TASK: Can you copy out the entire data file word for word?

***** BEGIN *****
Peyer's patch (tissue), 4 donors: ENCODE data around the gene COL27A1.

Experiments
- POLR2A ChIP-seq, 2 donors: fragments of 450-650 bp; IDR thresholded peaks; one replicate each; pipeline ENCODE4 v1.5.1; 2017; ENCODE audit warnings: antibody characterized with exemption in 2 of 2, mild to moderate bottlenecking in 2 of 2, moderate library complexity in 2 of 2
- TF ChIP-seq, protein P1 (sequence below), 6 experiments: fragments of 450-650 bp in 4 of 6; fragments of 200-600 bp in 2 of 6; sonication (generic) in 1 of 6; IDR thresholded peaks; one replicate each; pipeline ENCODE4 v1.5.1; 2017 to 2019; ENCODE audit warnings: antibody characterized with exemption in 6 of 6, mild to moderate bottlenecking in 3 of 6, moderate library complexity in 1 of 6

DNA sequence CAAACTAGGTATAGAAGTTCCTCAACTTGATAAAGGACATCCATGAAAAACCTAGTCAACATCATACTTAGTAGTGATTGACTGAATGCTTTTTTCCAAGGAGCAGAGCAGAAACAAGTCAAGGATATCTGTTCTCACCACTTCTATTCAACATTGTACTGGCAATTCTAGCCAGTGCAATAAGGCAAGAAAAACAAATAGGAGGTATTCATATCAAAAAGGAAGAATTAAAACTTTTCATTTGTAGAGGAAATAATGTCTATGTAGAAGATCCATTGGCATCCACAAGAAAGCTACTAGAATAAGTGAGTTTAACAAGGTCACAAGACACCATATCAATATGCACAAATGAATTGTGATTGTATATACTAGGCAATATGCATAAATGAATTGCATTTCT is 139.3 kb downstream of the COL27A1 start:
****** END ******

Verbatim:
Peyer's patch (tissue), 4 donors: ENCODE data around the gene COL27A1.

Experiments
- POLR2A ChIP-seq, 2 donors: fragments of 450-650 bp; IDR thresholded peaks; one replicate each; pipeline ENCODE4 v1.5.1; 2017; ENCODE audit warnings: antibody characterized with exemption in 2 of 2, mild to moderate bottlenecking in 2 of 2, moderate library complexity in 2 of 2
- TF ChIP-seq, protein P1 (sequence below), 6 experiments: fragments of 450-650 bp in 4 of 6; fragments of 200-600 bp in 2 of 6; sonication (generic) in 1 of 6; IDR thresholded peaks; one replicate each; pipeline ENCODE4 v1.5.1; 2017 to 2019; ENCODE audit warnings: antibody characterized with exemption in 6 of 6, mild to moderate bottlenecking in 3 of 6, moderate library complexity in 1 of 6

DNA sequence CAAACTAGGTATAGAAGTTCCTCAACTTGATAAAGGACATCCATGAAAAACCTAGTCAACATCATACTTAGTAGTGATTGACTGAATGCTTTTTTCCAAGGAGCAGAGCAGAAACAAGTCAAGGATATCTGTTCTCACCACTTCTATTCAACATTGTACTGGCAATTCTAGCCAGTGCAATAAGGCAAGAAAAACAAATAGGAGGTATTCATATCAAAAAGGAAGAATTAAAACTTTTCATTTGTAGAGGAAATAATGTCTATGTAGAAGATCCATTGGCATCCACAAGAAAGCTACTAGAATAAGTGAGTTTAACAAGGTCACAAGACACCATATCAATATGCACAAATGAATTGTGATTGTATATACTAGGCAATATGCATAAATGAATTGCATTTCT is 139.3 kb downstream of the COL27A1 start: